We uphold the grant of summary judgment only if "the pleadings, depositions, answers to interrogatories, and admissions on file, together with the affidavits, if any, show that there is no genuine issue as to any material fact and that the moving party is entitled to judgment as a matter of law." Fed.R.Civ.P. 56(c); Canderm Pharmacal, Ltd. v. Elder Pharmaceuticals, Inc., 862 F.2d 597, 601 (6th Cir.1988). Because this declaratory judgment action is in federal court pursuant to diversity of citizenship, Ohio law applies. Erie R.R. Co. v. Tompkins, 304 U.S. 64, cert. denied, 305 U.S. 637 (1938).
Under Ohio substantive law, the courts construe insurance contracts in accordance with the same rules as other written contracts. Rhoades v. Equitable Life Assurance Soc'y, 374 N.E.2d 643, 644 (Ohio 1978). In construing a contract, a court must give meaning to every paragraph, clause, phrase and word, omitting nothing as meaningless, or surplusage. Cincinnati v. Cincinnati St. R. Co., 24 Ohio Dec. 201 (1911).
When State Farm denied the Condes' claim, in 1984, it relied on Policy FP7103.1, which was in effect at the time the chlordane was applied and contained an exclusion for loss caused by:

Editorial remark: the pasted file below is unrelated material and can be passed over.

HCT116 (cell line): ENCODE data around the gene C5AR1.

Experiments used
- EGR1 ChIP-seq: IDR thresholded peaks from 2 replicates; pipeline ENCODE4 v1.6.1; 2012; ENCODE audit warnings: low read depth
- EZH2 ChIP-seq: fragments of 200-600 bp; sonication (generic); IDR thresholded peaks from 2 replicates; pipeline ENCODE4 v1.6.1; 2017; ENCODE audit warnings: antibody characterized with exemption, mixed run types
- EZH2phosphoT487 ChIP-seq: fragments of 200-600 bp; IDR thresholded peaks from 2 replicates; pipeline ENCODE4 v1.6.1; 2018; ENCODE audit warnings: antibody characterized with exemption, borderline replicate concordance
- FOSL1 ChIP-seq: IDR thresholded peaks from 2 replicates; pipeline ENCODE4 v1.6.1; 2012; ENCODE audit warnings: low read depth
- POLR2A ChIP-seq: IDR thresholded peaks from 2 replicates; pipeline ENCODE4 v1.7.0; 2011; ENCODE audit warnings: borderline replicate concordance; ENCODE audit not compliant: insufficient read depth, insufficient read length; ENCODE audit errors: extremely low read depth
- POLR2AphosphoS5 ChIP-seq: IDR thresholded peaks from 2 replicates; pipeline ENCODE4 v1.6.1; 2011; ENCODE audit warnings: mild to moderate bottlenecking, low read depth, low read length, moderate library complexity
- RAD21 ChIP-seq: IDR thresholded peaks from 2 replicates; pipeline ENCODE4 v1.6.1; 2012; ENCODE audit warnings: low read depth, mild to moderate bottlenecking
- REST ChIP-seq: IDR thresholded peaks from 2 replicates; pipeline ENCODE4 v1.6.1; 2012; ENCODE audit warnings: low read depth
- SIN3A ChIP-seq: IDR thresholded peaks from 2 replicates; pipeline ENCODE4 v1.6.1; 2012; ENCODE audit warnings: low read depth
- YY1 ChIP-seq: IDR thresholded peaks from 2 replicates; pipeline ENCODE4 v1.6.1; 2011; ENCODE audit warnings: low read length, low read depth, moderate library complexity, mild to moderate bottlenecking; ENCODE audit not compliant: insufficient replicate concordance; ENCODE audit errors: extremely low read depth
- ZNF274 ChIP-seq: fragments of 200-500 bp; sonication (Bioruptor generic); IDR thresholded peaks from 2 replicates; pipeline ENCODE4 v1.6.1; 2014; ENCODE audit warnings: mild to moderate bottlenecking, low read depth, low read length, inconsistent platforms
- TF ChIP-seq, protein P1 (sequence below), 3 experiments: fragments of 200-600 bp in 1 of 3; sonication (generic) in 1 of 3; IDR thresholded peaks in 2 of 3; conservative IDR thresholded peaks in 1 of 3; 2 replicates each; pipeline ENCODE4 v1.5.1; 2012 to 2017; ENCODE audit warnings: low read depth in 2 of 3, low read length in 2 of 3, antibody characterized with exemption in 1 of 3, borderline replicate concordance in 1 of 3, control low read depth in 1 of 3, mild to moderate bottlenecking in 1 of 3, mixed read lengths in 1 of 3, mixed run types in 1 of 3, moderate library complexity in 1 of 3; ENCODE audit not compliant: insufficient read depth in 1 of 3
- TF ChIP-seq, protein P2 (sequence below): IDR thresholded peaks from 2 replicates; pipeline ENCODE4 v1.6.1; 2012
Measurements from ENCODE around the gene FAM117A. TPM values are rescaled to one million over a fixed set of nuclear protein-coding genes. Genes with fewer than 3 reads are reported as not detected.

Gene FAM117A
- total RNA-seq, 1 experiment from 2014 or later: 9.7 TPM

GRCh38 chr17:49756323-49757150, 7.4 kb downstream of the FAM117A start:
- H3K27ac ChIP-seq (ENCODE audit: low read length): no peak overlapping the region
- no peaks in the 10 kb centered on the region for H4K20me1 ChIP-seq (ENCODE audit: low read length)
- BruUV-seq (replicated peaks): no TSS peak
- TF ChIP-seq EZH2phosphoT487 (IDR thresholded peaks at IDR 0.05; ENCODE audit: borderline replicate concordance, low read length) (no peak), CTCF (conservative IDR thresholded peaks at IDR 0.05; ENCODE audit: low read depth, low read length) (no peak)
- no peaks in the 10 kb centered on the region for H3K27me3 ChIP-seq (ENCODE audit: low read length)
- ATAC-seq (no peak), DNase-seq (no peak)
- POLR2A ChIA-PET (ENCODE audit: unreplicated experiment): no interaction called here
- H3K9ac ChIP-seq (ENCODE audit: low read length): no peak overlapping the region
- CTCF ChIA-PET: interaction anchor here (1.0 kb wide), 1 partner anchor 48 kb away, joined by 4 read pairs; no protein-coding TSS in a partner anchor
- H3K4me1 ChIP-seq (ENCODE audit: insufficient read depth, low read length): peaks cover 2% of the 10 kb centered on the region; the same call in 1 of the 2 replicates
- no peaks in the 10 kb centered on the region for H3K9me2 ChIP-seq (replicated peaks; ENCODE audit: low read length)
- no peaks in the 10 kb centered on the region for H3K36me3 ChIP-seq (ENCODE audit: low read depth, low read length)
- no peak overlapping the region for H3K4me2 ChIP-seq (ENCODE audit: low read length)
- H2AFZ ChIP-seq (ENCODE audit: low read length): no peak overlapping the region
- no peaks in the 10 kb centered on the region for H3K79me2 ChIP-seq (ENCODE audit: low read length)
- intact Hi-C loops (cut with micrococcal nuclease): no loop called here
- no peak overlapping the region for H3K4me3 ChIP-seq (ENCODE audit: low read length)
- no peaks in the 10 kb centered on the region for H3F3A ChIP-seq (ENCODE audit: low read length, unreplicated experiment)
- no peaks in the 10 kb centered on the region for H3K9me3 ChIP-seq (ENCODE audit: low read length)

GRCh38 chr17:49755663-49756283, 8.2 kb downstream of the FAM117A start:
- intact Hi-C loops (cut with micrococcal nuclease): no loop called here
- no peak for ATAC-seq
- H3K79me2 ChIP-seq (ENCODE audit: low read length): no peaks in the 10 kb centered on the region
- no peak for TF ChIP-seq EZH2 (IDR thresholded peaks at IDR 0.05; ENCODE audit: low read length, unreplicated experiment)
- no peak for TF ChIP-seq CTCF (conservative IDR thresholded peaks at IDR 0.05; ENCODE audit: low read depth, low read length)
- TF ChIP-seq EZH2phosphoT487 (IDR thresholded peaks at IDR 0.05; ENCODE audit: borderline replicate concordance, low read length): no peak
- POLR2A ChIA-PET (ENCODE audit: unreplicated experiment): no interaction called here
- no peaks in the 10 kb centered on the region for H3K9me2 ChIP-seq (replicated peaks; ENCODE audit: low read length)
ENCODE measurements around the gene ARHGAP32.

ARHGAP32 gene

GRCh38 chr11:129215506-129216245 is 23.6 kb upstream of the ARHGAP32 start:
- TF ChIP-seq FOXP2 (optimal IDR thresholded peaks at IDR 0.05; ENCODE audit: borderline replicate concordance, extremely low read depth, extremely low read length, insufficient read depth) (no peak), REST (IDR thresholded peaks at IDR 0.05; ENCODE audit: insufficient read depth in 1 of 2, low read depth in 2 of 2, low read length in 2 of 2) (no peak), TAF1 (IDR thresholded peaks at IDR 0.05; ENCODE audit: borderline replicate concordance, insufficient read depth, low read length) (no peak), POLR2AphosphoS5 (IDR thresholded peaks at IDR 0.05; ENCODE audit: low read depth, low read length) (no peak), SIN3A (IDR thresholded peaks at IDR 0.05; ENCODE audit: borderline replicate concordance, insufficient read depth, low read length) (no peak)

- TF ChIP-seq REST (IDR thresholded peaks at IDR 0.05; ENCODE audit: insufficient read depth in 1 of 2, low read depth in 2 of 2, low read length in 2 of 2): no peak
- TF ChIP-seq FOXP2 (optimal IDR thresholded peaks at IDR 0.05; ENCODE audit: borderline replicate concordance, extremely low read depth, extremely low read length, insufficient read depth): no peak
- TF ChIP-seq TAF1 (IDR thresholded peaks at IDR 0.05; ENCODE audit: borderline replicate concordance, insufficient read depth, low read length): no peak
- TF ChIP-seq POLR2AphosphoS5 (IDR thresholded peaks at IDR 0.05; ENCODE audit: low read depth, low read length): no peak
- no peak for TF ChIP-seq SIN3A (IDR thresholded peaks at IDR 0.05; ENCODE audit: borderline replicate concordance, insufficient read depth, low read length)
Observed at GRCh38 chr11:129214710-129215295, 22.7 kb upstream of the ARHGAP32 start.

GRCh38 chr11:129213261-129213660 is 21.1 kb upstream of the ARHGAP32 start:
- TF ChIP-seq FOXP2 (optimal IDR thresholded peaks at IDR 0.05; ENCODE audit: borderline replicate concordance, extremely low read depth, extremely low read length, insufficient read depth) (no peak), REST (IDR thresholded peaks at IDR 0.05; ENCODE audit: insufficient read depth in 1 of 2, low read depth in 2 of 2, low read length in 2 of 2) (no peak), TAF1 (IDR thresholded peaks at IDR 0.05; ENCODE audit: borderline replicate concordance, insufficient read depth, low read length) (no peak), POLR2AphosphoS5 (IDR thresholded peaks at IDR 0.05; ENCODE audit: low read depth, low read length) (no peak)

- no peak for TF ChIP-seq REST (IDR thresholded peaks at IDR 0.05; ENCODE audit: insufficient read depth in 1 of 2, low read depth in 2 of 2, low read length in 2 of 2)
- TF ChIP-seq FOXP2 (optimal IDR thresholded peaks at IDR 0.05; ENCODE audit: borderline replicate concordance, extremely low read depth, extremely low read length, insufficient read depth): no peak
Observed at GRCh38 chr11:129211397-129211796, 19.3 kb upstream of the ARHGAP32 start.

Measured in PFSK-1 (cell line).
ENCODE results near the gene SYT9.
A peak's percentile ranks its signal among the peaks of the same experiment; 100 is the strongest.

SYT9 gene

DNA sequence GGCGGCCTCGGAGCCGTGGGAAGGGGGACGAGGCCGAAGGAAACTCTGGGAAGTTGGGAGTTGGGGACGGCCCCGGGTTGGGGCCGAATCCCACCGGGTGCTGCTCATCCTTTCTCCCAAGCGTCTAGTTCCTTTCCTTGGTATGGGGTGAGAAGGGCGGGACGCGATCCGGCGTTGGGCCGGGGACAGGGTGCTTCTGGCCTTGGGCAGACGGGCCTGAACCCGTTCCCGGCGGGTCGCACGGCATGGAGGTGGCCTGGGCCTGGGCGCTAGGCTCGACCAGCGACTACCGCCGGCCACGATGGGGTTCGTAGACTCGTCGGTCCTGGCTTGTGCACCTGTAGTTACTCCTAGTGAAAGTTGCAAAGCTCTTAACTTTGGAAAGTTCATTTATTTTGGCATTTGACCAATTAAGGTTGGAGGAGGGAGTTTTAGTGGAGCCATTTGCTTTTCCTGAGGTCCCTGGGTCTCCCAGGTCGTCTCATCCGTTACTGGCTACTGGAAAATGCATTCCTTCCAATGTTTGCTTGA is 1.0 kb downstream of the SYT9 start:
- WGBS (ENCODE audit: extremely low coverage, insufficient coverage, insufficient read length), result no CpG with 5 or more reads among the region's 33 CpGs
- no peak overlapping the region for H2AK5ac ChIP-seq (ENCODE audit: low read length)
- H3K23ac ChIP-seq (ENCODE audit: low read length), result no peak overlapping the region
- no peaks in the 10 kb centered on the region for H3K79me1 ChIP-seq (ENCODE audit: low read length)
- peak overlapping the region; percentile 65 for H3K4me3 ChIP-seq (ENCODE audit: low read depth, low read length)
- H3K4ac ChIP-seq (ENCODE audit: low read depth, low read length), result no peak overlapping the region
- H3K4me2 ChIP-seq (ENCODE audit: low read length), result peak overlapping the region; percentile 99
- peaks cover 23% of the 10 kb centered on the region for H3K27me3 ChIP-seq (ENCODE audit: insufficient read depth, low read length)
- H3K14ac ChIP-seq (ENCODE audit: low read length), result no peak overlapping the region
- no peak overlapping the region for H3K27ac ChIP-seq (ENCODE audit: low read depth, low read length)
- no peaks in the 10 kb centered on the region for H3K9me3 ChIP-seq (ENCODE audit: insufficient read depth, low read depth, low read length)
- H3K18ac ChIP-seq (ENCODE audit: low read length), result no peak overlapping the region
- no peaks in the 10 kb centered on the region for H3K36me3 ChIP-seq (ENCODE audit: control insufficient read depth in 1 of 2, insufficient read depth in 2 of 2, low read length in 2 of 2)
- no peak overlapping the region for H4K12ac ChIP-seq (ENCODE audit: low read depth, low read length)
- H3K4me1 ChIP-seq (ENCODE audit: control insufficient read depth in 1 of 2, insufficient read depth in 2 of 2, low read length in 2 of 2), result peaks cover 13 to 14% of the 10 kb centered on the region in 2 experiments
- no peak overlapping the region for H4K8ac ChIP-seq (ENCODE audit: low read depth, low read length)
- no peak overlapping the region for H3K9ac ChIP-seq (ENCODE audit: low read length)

6. wear and tear; marring/deterioration; inherent vice; latent defects; mechanical breakdown; rust; mold; wet or dry rot; contamination; smog; smoke from agricultural smudging or industrial operation....
The Condes contend that they are entitled to coverage because their loss was caused by the negligent application of chlordane, and because the policy does not exclude coverage for the negligent acts of third persons. Although State Farm admits that the contamination here resulted from SWAT's misapplication of chlordane, it contends that the plain language of the policy and case law require dismissal of plaintiffs' claim. We agree.2
The language of the exclusion in no way qualifies the contamination by source. In contrast, the exclusion does qualify smoke, excluding smoke resulting from "agricultural smudging or industrial operation." For the Condes to prevail, we must attach a qualifier to the term "contamination" as well, exempting contamination resulting from any source except negligent acts of third parties from the exclusion. This we refuse to do.